Sunday, April 17, 2011

Run Forrest Run

On Monday morning while I am still sleeping, my first born will be stepping onto a bus to join 27,000 other men and women who are congregating outside Boston.  The air will be filled with tense excitement as the hours dwindle to minutes until their start times. 


It's the 115th Boston Marathon.

26.2 miles of winding roads from the rural town of Hopkinton to urban Boston.

The Holy Grail of running.  Renown for its level of difficulty to qualify.

And my boy will be there for the second year in a row.   I'm one proud mother.

Proud because, not only is it incredibly hard to qualify for the Boston, but that my son did not start running until several years ago. 

I know!

Pretty remarkable for a 40 year old! 

But then this is a kid who started walking at 9 months!  Always one determined-goal oriented-high achiever-kind of kid. 


Here's my boy running the Boston last year.  I was a spectator among 500,000 others that day.  The roar of the crowd was incredible as we all cheered and encouraged the runners onward.

But things can get a little tough around mile 15, where the road starts going up a series of hills, named the Newton Hills.  Tough because after running 15 miles downhill, these slight inclines can break even the toughest runner.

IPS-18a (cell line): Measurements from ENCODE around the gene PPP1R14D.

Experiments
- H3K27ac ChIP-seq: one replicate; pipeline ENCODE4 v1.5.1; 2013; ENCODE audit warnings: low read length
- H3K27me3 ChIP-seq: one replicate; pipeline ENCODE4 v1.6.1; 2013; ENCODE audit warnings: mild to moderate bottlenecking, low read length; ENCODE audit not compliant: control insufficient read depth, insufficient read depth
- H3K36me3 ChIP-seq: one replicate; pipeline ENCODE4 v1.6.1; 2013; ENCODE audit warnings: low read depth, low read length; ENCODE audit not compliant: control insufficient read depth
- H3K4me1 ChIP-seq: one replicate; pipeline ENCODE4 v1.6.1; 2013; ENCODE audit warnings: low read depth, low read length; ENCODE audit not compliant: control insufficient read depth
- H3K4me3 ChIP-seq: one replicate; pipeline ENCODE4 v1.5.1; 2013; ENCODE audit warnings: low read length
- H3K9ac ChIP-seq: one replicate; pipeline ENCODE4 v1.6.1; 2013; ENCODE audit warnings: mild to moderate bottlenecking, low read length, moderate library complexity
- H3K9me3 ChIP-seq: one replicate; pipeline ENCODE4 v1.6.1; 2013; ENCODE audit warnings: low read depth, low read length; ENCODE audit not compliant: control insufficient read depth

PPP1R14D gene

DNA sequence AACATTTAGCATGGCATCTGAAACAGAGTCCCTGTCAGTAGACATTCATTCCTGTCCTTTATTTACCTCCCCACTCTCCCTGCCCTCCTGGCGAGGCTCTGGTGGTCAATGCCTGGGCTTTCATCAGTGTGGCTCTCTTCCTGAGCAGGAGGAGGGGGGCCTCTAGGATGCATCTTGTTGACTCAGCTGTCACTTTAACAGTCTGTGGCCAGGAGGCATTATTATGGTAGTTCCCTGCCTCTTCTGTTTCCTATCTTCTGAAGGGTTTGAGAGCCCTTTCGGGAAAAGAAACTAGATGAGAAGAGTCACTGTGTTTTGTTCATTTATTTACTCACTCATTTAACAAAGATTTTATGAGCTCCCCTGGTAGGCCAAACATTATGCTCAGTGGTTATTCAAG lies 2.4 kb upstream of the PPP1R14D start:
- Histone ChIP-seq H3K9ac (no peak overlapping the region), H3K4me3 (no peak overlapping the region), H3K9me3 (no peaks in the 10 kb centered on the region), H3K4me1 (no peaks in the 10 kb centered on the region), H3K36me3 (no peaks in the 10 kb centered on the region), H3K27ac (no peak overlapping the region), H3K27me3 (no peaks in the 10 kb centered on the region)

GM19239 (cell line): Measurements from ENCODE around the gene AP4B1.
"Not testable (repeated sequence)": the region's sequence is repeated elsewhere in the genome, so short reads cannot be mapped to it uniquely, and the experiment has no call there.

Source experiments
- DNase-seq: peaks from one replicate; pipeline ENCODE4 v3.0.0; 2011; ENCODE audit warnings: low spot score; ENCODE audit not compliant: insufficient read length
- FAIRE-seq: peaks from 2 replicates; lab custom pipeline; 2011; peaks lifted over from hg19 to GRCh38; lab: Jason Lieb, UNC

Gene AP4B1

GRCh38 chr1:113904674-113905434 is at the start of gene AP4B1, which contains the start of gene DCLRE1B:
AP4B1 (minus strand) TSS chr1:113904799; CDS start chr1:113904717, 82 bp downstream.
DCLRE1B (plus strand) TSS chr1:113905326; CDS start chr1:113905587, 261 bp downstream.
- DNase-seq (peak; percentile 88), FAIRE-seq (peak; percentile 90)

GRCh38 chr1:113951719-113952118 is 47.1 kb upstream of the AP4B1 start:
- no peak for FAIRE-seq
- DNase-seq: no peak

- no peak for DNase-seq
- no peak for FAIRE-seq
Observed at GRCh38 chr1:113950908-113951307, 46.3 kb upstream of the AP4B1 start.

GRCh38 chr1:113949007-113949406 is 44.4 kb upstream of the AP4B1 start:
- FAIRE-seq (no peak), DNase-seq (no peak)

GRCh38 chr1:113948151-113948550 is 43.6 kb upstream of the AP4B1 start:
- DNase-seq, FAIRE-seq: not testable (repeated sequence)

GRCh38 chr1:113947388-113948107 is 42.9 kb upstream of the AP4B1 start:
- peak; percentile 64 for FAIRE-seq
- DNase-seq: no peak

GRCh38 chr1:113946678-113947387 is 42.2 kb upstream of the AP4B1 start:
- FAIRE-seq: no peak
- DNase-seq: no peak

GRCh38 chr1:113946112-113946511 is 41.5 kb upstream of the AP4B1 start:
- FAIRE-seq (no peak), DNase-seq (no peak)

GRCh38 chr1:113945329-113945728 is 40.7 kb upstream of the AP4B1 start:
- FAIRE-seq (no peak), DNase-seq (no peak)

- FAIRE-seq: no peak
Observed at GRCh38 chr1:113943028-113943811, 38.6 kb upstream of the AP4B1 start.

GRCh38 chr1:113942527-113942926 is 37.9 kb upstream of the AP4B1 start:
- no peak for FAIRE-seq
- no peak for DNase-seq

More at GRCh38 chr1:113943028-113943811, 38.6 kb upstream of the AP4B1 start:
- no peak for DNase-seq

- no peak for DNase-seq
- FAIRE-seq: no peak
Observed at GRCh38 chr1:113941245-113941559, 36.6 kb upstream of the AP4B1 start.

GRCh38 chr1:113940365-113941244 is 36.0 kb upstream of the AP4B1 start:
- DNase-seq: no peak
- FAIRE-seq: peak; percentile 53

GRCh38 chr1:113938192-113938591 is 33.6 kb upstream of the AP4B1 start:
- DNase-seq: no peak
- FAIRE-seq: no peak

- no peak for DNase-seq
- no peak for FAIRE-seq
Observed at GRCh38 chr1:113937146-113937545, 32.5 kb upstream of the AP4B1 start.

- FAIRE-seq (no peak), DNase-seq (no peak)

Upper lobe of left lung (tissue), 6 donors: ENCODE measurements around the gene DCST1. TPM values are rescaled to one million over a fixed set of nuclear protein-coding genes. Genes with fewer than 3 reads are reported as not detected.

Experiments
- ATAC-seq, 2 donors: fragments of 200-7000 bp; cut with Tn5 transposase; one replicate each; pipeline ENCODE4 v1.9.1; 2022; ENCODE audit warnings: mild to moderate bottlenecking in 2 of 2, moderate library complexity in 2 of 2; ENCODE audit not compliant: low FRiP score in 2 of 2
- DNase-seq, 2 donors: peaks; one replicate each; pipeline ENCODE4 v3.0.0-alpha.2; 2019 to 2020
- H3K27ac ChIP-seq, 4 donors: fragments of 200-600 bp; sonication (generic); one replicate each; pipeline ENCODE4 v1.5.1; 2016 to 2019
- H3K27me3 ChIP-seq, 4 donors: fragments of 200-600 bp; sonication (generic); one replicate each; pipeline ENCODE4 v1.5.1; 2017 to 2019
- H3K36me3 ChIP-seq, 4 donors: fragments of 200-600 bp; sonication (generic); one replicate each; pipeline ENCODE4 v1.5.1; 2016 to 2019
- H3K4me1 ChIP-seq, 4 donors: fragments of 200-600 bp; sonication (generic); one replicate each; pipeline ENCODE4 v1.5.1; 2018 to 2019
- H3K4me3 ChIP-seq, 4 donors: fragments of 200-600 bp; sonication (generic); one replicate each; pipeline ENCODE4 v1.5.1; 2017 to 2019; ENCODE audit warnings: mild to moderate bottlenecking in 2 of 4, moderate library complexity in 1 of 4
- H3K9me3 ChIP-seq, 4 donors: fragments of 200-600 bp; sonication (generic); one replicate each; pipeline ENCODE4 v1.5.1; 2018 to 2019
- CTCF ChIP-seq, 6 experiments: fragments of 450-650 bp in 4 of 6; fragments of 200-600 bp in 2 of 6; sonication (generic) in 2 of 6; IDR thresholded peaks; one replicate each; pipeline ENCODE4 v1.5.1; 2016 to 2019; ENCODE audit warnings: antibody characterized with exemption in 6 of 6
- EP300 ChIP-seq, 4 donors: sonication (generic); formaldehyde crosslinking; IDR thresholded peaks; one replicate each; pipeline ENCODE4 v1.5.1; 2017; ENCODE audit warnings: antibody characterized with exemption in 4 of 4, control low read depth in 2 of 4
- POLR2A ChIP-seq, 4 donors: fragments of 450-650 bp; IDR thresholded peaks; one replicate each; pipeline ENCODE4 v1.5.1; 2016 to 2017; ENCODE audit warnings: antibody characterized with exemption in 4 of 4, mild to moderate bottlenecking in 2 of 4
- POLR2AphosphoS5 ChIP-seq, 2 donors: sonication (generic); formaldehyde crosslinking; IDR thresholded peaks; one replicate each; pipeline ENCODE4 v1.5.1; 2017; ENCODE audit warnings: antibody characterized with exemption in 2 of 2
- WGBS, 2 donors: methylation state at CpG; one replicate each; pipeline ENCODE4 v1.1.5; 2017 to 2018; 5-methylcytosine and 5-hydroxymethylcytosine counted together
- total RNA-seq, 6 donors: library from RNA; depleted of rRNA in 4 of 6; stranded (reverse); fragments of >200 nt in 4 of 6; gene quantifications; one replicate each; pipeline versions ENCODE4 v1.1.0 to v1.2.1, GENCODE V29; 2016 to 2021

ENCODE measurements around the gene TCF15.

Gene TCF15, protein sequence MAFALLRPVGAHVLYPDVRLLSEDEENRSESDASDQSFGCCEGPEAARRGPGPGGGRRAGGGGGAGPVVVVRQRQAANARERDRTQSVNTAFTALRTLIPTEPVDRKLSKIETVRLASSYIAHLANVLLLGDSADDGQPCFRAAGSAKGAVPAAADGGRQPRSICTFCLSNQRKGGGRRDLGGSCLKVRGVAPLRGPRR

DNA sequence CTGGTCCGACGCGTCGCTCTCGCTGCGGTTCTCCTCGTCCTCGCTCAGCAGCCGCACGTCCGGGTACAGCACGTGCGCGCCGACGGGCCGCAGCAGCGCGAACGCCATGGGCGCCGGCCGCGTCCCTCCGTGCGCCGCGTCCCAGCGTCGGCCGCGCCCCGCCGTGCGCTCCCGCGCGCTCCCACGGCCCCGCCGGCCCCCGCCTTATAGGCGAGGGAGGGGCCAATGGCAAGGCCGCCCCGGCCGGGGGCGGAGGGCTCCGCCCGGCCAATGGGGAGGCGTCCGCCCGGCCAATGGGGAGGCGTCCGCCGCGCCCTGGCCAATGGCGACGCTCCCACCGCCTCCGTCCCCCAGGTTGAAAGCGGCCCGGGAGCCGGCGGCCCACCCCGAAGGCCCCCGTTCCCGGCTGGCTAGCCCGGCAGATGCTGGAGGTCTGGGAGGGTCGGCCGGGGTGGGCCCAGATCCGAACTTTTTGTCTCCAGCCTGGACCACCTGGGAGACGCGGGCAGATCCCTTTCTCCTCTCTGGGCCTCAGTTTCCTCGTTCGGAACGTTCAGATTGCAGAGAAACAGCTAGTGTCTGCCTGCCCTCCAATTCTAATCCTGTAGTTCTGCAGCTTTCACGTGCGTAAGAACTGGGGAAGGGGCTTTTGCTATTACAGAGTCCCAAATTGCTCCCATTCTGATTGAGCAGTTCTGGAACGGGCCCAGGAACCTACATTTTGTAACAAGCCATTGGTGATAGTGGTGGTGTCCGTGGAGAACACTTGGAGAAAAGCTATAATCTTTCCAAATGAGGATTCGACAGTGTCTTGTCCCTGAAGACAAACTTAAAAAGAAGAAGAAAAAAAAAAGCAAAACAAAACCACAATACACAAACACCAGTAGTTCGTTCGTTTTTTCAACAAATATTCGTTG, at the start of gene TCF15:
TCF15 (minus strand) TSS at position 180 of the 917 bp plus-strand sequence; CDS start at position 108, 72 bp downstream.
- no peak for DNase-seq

But not my boy.  He plowed through.  See that determined look on his face.   One more hill to go.

The last of the four hills is known as Heartbreak Hill.  And not because the runners feel *heartbroken* from the fact that they have to conquer yet another ascent.

Which would be totally understandable!  I would have been flat on my back at mile marker 1.

No, Heartbreak Hill was named in the 1936 race when defending champion, John Kelley, caught up with the race leader, Ellison ‘Tarzan’ Brown, giving him a consolatory pat on the shoulder as he passed him.  This dominating gesture apparently gave Tarzan supernatural strength, and he went on to win the race in front of Kelley.  In the words of a local journalist, the outcome of this act ‘broke Kelley’s heart’.  Thus, Heartbreak Hill.


Heartbreak Hill didn't crack my boy though.  He said there was no greater sight than that last mile and coming around the bend and seeing the finish line.  He almost broke into smile.   




And no greater joy than coming across that line.  You can see it in all the runners' faces as they reach the finish.

So tomorrow morning, I will be thinking of my son as he paces and tries to keep warm in the early morning hour.  By 10:00 am, he and 9,000 others in his wave will charge out.

I am awestruck at all of them for their commitment and dedication to an extreme sport that requires discipline, sacrifice and physical and mental strength.

Even more so, I am overwhelmed with pride and love of this boy who has grown into this man.

::

missing the mom gene

1 comment:

Alex said...

I hope J gets a chance to read this, it was really wonderful to read. Good luck to J and great piece.